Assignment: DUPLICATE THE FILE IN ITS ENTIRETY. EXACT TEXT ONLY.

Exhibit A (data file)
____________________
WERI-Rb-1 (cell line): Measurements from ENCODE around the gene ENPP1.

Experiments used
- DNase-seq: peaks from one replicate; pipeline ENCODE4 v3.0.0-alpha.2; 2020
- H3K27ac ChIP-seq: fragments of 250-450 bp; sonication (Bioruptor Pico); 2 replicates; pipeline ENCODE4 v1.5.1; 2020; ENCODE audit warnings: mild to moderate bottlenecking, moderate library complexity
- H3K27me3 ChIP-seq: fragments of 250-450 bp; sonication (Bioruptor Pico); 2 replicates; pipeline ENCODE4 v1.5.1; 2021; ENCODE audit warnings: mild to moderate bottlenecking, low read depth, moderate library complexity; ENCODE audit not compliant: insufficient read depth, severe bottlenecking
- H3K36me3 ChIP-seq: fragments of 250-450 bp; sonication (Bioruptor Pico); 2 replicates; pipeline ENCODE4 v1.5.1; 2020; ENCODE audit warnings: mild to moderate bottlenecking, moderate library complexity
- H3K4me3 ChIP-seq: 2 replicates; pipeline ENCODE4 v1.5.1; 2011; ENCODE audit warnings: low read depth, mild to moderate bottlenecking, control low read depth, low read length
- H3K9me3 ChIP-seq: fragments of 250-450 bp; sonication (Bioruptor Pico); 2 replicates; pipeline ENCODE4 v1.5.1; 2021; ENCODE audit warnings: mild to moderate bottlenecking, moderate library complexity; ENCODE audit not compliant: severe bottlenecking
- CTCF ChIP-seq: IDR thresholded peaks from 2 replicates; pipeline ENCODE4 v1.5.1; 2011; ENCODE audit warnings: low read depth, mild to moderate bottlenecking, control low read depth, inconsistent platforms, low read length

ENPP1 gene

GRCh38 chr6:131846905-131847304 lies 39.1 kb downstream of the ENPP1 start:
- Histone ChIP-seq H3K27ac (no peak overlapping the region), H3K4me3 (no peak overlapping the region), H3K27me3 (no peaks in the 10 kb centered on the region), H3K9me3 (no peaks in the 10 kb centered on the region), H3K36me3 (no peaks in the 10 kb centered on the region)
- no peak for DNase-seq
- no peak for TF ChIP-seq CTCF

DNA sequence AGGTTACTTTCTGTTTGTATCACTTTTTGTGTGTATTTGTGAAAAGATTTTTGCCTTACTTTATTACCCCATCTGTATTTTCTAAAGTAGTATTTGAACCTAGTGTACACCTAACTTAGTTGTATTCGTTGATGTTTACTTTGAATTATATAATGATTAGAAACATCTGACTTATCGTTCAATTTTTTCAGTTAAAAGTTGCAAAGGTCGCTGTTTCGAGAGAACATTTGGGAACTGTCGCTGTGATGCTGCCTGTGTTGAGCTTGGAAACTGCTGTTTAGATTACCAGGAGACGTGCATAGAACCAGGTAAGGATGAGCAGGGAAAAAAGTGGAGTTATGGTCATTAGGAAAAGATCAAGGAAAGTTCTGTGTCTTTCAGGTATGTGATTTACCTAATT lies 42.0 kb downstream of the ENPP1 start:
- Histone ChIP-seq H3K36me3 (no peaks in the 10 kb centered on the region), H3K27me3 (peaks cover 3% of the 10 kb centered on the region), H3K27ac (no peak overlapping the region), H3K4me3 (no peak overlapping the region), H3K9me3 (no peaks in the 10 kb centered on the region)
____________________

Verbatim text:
WERI-Rb-1 (cell line): Measurements from ENCODE around the gene ENPP1.

Experiments used
- DNase-seq: peaks from one replicate; pipeline ENCODE4 v3.0.0-alpha.2; 2020
- H3K27ac ChIP-seq: fragments of 250-450 bp; sonication (Bioruptor Pico); 2 replicates; pipeline ENCODE4 v1.5.1; 2020; ENCODE audit warnings: mild to moderate bottlenecking, moderate library complexity
- H3K27me3 ChIP-seq: fragments of 250-450 bp; sonication (Bioruptor Pico); 2 replicates; pipeline ENCODE4 v1.5.1; 2021; ENCODE audit warnings: mild to moderate bottlenecking, low read depth, moderate library complexity; ENCODE audit not compliant: insufficient read depth, severe bottlenecking
- H3K36me3 ChIP-seq: fragments of 250-450 bp; sonication (Bioruptor Pico); 2 replicates; pipeline ENCODE4 v1.5.1; 2020; ENCODE audit warnings: mild to moderate bottlenecking, moderate library complexity
- H3K4me3 ChIP-seq: 2 replicates; pipeline ENCODE4 v1.5.1; 2011; ENCODE audit warnings: low read depth, mild to moderate bottlenecking, control low read depth, low read length
- H3K9me3 ChIP-seq: fragments of 250-450 bp; sonication (Bioruptor Pico); 2 replicates; pipeline ENCODE4 v1.5.1; 2021; ENCODE audit warnings: mild to moderate bottlenecking, moderate library complexity; ENCODE audit not compliant: severe bottlenecking
- CTCF ChIP-seq: IDR thresholded peaks from 2 replicates; pipeline ENCODE4 v1.5.1; 2011; ENCODE audit warnings: low read depth, mild to moderate bottlenecking, control low read depth, inconsistent platforms, low read length

ENPP1 gene

GRCh38 chr6:131846905-131847304 lies 39.1 kb downstream of the ENPP1 start:
- Histone ChIP-seq H3K27ac (no peak overlapping the region), H3K4me3 (no peak overlapping the region), H3K27me3 (no peaks in the 10 kb centered on the region), H3K9me3 (no peaks in the 10 kb centered on the region), H3K36me3 (no peaks in the 10 kb centered on the region)
- no peak for DNase-seq
- no peak for TF ChIP-seq CTCF

DNA sequence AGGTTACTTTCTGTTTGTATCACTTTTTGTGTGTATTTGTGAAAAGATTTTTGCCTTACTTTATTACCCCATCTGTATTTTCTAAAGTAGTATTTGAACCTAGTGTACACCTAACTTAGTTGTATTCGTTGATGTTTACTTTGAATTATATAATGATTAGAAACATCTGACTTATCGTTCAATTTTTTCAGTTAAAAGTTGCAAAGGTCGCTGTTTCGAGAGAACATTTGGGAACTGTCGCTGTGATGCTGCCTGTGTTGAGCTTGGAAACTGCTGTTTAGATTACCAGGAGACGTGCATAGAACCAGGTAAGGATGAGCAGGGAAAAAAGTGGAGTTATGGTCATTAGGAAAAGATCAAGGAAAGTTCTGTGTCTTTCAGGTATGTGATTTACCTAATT lies 42.0 kb downstream of the ENPP1 start:
- Histone ChIP-seq H3K36me3 (no peaks in the 10 kb centered on the region), H3K27me3 (peaks cover 3% of the 10 kb centered on the region), H3K27ac (no peak overlapping the region), H3K4me3 (no peak overlapping the region), H3K9me3 (no peaks in the 10 kb centered on the region)